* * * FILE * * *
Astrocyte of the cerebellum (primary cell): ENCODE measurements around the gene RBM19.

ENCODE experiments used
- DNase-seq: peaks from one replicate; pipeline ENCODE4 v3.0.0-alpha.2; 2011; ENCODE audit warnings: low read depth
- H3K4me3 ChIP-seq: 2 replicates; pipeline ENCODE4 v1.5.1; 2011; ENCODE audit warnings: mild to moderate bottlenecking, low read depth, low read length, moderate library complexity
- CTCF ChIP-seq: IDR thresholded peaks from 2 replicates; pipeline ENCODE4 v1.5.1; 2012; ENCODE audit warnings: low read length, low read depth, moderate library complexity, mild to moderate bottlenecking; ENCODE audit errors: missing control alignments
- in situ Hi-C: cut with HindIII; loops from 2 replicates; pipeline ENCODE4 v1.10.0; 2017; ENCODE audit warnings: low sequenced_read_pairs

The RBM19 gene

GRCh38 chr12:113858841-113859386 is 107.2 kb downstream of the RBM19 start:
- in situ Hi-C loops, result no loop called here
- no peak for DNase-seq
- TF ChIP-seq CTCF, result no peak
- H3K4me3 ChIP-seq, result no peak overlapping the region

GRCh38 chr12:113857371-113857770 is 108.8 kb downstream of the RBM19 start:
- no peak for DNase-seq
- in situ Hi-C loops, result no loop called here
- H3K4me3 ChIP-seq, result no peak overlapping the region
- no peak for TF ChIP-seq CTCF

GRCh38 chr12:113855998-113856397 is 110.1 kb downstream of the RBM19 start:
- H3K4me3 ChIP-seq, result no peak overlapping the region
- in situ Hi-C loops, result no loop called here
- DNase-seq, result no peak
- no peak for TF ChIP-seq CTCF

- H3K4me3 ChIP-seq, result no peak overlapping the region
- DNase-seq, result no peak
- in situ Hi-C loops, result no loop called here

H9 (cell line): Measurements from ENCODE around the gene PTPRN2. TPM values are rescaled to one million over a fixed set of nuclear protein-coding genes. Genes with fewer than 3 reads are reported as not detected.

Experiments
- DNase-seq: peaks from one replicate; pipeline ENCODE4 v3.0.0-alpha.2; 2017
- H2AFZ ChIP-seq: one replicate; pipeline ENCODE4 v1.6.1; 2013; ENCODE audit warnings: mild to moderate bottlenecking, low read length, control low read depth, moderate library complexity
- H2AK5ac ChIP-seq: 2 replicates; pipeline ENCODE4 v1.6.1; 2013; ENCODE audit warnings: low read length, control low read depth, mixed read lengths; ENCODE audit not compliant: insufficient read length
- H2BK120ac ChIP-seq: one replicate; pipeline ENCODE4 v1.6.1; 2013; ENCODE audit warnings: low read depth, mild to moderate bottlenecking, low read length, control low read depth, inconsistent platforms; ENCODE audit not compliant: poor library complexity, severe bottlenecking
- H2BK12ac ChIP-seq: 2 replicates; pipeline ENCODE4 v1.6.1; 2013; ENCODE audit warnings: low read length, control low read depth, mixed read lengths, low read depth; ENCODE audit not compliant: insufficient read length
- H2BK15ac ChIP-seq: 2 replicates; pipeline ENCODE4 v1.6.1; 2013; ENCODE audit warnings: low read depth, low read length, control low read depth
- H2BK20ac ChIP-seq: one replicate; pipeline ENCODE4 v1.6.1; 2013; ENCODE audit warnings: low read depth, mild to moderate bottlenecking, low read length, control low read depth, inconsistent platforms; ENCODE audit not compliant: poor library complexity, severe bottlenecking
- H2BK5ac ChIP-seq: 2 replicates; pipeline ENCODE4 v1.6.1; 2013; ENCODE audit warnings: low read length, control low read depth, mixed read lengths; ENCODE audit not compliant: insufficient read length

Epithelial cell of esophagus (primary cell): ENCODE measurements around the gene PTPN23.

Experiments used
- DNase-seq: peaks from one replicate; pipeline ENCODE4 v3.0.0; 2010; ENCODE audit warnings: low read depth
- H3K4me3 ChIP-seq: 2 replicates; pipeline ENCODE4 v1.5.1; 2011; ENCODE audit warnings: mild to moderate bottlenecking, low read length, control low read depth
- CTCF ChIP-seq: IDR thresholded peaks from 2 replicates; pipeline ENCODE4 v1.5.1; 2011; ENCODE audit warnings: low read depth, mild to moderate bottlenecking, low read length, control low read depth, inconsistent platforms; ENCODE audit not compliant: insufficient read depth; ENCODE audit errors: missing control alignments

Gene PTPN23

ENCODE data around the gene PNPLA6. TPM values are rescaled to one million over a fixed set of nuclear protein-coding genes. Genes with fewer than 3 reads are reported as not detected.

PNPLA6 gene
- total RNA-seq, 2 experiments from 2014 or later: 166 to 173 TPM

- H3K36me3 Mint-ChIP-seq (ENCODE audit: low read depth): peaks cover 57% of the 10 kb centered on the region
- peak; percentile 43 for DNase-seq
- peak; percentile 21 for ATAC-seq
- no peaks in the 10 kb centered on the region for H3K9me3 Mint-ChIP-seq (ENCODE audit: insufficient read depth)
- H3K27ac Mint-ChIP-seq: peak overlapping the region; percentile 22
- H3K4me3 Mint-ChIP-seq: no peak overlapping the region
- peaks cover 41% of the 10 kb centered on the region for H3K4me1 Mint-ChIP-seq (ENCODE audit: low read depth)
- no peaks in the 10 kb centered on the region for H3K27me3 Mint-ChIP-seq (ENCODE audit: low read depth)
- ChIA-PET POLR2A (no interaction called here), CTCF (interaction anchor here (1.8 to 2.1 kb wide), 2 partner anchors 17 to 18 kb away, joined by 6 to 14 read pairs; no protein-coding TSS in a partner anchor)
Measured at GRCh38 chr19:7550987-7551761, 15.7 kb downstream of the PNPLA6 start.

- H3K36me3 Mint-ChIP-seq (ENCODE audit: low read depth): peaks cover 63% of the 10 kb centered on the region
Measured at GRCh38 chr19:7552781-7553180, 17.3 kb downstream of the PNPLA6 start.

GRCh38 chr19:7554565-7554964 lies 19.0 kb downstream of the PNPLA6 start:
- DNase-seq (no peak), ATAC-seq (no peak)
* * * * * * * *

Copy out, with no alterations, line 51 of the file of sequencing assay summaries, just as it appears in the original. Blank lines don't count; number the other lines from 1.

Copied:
- peaks cover 41% of the 10 kb centered on the region for H3K4me1 Mint-ChIP-seq (ENCODE audit: low read depth)